Ahmadinejad open to talks with the world watching

Reporting from Beirut -- Iran's hard-line president today dismissed a mid-September deadline for responding to Western offers of talks about its nuclear program, but said the Islamic Republic was ready to "begin constructive engagement" with world powers over a number of international issues.

A boastful and confident President Mahmoud Ahmadinejad, answering reporters' questions at his first major press conference since the approval of his Cabinet last week, offered no new olive branches as the West prepares to up pressure on Iran over its refusal to halt sensitive aspects of its nuclear technology program, though he said Iran was open to "discussions and debates" in the presence of mass media.

He dismissed the threat of sanctions or war.

"The present approach will bring [the West] nothing," he told reporters. "Iranians have learned their lessons well on how to live through crises and go unscathed. All crises will be turned into opportunities. The Iranian nation will never be harmed under any circumstances."

The West is pressuring Iran to halt sensitive aspects of its nuclear research program, which includes the production of potentially dual-use enriched uranium that can provide fuel for a power plant or fissile material for a bomb.

Iran insists its nuclear enrichment program is meant solely for peaceful energy production and scientific advancement. Ahmadinejad insisted that Iran had resolved all questions regarding the peaceful nature of its nuclear program. "We don't consider anything such as [an Iranian] nuclear dossier," he said. "There is the dossier of a few countries that are hostile to Iran."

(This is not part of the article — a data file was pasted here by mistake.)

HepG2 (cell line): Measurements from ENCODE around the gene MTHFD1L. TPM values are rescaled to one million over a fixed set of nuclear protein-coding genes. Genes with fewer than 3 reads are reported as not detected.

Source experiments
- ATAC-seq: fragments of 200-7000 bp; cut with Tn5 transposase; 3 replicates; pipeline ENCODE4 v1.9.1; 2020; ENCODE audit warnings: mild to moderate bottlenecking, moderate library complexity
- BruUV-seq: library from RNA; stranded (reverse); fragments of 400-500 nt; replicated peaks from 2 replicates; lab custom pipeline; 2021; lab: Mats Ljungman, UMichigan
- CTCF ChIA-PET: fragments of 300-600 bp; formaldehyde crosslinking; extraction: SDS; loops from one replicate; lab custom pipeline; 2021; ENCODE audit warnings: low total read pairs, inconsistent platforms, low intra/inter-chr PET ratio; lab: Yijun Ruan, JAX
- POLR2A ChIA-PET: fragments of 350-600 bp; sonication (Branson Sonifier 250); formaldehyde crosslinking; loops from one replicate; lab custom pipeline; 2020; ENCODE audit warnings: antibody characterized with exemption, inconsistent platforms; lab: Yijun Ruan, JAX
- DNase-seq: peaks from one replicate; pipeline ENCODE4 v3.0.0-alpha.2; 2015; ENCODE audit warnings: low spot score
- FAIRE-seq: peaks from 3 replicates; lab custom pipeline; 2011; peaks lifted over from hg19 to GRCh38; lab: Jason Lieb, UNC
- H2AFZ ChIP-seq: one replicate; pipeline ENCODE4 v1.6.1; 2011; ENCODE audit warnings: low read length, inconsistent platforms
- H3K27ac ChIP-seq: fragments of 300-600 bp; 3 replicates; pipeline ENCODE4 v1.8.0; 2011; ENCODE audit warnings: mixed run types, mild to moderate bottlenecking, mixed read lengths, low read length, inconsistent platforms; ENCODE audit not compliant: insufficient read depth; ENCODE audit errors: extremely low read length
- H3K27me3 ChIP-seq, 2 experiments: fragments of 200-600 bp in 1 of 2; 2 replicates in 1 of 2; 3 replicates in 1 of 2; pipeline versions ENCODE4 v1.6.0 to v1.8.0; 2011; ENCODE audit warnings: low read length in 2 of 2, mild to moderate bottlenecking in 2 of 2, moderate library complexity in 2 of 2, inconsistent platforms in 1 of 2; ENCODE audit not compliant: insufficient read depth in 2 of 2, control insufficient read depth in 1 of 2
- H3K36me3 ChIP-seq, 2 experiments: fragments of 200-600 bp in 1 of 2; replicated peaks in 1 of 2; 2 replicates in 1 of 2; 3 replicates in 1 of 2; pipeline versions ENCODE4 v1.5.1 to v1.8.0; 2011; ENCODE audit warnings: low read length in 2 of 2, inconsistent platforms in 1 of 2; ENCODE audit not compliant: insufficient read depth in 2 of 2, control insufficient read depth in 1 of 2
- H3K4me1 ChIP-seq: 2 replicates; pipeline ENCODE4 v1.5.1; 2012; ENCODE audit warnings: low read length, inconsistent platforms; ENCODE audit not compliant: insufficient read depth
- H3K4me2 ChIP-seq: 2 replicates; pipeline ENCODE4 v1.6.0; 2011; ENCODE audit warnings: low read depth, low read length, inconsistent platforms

But the U.S., Israel and international arms control experts strongly suspect that Iran is slowly creating the capacity to produce nuclear weapons. They point to a set of documents, derided as forgeries by Tehran, that purport to show that Iran engaged in experiments consistent with a clandestine nuclear weapons program until 2003.

The Obama administration has called for direct diplomatic talks with Iran as a way of resolving the nuclear issue, and asked that Tehran respond to its offer before the U.N. General Assembly convenes in New York this month.

Ahmadinejad said he planned to attend the General Assembly to meet with American people and media, but only meet with U.S. officials publicly. "The era of secret and clandestine meetings to solve problems has ended," he said. "In the presence of world media, anything can be discussed."

Ahmadinejad, responding to questions about Iran's recent post-election unrest, acknowledged that wrongs were committed against protesters. He heaped blame on the West and his domestic political rivals for sparking unrest over widespread allegations that the election was rigged, but called for leniency toward those arrested.

Iranian analysts say authorities may decide to release hundreds of detainees still in prison as a gesture of goodwill during the holy month of Ramadan.

"Definitely those who managed and plotted these incidents, accepted the enemy's support, or even by keeping silent and showing no reaction let the enemy," he said, repeating his previous call to bring his reformist rivals to justice.


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